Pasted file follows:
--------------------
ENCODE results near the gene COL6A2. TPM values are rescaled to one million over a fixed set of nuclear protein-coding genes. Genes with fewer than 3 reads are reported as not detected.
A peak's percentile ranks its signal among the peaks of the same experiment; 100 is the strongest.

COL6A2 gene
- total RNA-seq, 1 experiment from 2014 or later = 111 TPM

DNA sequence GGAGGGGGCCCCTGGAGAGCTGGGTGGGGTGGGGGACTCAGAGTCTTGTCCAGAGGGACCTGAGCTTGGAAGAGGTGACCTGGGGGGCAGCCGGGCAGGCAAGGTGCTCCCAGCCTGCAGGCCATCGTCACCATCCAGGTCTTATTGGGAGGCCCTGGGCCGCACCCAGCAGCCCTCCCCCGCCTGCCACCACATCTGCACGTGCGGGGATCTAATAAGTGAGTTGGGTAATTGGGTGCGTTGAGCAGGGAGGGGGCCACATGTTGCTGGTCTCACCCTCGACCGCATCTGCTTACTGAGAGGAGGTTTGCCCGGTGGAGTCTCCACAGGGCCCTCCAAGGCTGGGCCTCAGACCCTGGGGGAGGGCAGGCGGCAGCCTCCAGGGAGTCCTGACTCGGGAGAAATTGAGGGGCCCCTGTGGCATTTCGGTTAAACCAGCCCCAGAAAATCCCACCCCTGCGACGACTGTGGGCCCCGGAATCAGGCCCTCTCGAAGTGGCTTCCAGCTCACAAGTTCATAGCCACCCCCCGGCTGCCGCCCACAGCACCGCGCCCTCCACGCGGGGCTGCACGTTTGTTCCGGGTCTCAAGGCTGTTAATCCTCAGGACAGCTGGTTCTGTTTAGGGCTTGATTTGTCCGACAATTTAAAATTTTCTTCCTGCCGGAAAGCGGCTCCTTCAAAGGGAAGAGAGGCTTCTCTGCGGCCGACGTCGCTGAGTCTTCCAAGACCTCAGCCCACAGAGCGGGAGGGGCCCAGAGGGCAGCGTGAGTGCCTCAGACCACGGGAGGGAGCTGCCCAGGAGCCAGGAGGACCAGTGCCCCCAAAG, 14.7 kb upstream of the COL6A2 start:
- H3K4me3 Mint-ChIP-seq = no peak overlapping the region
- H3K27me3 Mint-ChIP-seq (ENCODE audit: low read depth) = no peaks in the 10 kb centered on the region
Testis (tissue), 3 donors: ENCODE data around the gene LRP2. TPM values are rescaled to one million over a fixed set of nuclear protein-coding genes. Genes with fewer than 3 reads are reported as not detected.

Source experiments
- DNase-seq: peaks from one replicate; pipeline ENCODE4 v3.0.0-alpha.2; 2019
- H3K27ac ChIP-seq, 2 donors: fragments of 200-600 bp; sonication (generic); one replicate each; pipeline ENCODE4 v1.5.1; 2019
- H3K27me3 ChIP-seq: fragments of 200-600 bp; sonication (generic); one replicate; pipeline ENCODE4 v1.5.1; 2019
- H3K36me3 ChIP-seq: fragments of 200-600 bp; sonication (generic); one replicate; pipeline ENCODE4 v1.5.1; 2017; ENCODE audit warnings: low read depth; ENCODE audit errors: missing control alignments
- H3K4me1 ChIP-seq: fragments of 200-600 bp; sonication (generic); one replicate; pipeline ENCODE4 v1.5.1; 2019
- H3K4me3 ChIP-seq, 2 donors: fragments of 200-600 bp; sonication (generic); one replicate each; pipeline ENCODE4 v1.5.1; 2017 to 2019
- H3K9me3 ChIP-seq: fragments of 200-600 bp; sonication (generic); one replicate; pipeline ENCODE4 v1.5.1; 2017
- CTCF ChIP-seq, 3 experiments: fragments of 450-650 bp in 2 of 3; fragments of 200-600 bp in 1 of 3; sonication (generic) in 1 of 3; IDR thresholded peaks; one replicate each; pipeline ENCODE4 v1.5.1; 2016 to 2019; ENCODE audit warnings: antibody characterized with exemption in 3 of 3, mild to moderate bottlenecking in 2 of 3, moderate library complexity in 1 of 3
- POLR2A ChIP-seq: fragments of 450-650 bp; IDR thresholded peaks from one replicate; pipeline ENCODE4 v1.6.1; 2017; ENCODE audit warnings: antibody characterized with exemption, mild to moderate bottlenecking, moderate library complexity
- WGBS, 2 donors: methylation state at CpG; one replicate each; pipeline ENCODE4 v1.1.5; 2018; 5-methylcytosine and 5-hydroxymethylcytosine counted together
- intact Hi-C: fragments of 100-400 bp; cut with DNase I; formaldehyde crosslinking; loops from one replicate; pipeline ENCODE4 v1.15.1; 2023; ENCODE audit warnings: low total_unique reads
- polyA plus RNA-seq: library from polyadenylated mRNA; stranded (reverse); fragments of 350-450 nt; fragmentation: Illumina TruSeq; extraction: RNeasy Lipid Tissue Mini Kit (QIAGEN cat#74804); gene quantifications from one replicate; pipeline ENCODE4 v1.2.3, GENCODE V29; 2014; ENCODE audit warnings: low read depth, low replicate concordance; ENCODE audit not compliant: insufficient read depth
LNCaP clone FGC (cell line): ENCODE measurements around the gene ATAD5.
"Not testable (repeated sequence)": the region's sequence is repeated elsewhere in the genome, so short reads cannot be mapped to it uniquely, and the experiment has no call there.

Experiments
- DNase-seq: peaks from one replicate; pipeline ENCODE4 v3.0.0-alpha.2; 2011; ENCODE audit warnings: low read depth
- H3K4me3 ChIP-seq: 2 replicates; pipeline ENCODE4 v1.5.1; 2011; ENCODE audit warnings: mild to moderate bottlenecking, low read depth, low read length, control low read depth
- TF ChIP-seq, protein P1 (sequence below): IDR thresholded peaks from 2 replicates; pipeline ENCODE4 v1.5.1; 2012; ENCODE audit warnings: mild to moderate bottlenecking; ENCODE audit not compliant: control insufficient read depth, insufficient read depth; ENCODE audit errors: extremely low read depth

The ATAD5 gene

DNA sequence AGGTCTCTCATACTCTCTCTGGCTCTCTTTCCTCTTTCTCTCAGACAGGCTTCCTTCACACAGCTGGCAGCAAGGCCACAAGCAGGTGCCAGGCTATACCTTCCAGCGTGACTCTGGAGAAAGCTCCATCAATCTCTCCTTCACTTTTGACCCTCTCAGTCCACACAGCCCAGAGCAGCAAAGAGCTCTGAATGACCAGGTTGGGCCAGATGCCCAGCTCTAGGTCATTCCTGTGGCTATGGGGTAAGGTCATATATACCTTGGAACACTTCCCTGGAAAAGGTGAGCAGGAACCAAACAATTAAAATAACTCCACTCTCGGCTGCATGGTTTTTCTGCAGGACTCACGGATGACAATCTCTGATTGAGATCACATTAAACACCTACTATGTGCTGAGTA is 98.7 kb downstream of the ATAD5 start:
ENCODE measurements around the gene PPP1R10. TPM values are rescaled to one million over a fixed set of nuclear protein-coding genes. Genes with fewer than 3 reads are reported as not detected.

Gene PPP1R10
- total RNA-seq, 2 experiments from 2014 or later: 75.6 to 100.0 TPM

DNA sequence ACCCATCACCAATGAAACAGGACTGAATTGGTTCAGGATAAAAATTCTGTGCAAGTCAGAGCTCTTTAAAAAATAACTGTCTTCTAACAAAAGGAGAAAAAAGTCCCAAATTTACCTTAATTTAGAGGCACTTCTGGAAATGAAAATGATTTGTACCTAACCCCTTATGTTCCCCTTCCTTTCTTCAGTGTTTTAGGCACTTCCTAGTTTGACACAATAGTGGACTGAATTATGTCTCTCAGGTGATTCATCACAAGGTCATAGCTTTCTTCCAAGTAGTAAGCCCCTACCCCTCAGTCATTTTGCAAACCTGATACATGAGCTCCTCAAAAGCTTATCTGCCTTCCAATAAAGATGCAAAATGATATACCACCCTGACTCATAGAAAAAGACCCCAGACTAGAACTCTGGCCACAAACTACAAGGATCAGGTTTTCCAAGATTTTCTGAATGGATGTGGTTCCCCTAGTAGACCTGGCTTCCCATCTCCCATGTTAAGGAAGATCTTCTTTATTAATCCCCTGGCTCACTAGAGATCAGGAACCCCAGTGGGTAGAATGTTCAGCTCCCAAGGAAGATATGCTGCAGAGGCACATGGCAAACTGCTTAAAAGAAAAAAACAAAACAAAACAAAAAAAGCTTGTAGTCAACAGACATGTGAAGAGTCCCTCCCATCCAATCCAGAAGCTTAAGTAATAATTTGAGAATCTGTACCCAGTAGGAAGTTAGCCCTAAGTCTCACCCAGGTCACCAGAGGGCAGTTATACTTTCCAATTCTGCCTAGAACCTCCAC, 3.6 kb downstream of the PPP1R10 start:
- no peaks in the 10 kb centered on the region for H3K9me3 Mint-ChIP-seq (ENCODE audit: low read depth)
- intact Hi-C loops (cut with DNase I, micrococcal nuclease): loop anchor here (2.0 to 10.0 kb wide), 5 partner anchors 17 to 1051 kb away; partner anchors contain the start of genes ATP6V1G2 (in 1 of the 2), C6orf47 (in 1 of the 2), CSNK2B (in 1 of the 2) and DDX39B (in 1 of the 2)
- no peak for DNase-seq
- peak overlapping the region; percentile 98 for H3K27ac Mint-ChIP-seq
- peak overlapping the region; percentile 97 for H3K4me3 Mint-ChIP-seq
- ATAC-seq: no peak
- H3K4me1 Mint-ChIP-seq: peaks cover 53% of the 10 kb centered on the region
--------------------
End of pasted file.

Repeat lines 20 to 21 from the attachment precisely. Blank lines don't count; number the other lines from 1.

- intact Hi-C: fragments of 100-400 bp; cut with DNase I; formaldehyde crosslinking; loops from one replicate; pipeline ENCODE4 v1.15.1; 2023; ENCODE audit warnings: low total_unique reads
- polyA plus RNA-seq: library from polyadenylated mRNA; stranded (reverse); fragments of 350-450 nt; fragmentation: Illumina TruSeq; extraction: RNeasy Lipid Tissue Mini Kit (QIAGEN cat#74804); gene quantifications from one replicate; pipeline ENCODE4 v1.2.3, GENCODE V29; 2014; ENCODE audit warnings: low read depth, low replicate concordance; ENCODE audit not compliant: insufficient read depth